Liquefied natural gas exporters aim to advance multibillion-dollar projects and revive the sector’s growth in Australia, arguing additional fossil fuel supplies are needed to support Asia’s energy transition.
BP Plc and Woodside Energy Group Ltd. are among companies studying major developments that would add to the industry’s investments of about A$300 billion ($200 billion) over the past 15 years, a program that transformed the nation into the world’s top shipper.
Deliberations on new projects come as Australia’s annual export earnings from LNG are forecast to slide after hitting a A$91 billion peak on last year’s energy crisis, and with volumes seen plateauing. The country has already been usurped as the industry’s No. 1 exporter by the US and is expected to also fall behind Qatar.
“We see gas playing a critical role in the energy transition,” Samantha McCulloch, chief executive officer of the Australian Petroleum Production and Exploration Association, said in an interview. The industry group’s annual conference is taking place through Thursday with speakers including executives from Exxon Mobil Corp., Chevron Corp. and Shell Plc.
“The oil and gas industry is not a passenger on the road to net zero,” Woodside CEO Meg O’Neill told the conference Tuesday, calling for continued policy support for new projects. “When used to generate electricity, natural gas emits around half the life cycle emissions of coal,” she said. “That’s a pretty strong argument for using more gas in my book.”
The company saw profits triple to a record in 2022, and is advancing the $12 billion Scarborough project. It is also considering plans to develop Browse, one of the country’s largest untapped natural gas fields, with partners including PetroChina Co.
BP last month agreed to buy Shell’s stake in Browse, citing the potential to bolster energy security in the region. Completing the development, along with an expansion of the associated North West Shelf project, will need capital expenditure of about A$36 billion through to the 2060s, according to Woodside.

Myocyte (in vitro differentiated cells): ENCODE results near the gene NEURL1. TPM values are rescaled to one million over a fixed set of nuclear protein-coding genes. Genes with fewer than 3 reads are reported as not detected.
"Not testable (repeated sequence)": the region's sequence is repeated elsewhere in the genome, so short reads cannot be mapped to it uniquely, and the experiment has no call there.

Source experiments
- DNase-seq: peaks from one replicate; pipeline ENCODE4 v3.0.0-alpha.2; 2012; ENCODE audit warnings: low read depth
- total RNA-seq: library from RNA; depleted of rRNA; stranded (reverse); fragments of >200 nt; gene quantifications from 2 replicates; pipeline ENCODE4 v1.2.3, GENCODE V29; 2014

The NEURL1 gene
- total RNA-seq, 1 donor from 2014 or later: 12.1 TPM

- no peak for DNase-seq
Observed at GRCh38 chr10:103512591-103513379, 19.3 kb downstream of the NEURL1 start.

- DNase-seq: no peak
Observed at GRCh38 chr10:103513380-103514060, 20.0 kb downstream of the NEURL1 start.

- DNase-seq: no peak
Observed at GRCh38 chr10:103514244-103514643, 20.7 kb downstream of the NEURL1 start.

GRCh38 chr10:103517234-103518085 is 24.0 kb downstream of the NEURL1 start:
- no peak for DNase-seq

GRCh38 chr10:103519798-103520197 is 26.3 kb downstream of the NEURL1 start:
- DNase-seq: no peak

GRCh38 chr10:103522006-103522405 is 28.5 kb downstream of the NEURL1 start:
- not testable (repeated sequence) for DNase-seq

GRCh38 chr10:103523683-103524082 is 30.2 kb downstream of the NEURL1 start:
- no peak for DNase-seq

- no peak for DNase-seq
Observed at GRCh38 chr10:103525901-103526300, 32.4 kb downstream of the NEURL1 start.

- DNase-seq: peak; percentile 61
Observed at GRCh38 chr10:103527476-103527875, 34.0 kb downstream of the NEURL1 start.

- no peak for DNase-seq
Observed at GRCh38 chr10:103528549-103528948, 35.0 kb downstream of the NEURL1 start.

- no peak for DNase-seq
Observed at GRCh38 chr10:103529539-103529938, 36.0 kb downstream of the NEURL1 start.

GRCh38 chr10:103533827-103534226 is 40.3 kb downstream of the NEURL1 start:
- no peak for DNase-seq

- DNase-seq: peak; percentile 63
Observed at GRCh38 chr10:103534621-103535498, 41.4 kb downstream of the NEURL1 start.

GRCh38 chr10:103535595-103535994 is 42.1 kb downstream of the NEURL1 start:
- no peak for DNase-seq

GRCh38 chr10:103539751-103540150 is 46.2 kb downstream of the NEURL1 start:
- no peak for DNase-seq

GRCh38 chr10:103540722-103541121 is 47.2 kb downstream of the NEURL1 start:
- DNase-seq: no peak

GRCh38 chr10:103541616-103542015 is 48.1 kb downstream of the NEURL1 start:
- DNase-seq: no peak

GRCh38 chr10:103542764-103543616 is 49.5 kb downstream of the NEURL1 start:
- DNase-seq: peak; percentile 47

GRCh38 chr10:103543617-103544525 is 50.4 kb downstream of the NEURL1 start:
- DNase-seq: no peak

“Our customers in Japan are saying they need the gas, so it will be an investable project — but we have a lot of work to do,” Woodside Chief Executive Officer Meg O’Neill said at a conference in Sydney earlier this month.
The war in Ukraine has upended the natural gas market, forcing European consumers to switch to LNG to replace pipeline fuel exports from Russia and adding new competition for buyers in Asia.
Almost 70 contracts have been signed by LNG buyers with US projects since the start of 2021, including consumers in Germany, China and Japan, and a further 12 agreements with Qatar, according to data compiled by BloombergNEF. US exports are forecast to surge as much as 75% through 2026, while Qatar aims to lift volumes by two-thirds by 2027.
Australia, with only marginal increases to LNG export capacity currently planned, has agreed six similar contracts, the data show.
“Before all this the market looked pretty full, but now that’s changed,” said Saul Kavonic, a Sydney-based energy analyst at Credit Suisse Group AG. “There is a big gap for the rest of the decade and you need to fill it.”
Projects in Australia face challenges to compete with the US and Qatar to benefit from that outlook. Shipping costs mean the nation’s cargoes are rarely sent outside Asia, while action by Australia’s government to hike taxes on projects and tighten powers to restrict LNG exports has spooked some overseas buyers.
Demand in Japan and South Korea, two of Australia’s top customers, is expected to decline over the next decade as the nations add more renewables and nuclear power. There are also question marks over an expected rise in gas consumption across Southeast Asia as some countries pursue a faster switch to solar and wind generation.
Future projects will also face more intense climate scrutiny with some opposition legislators, including the Australian Greens party, calling for a ban on the development of any new fossil fuel infrastructure.
Browse alone is forecast to emit at least 70 million tons of carbon dioxide equivalent over 30 years of operations, a higher rate than other LNG projects.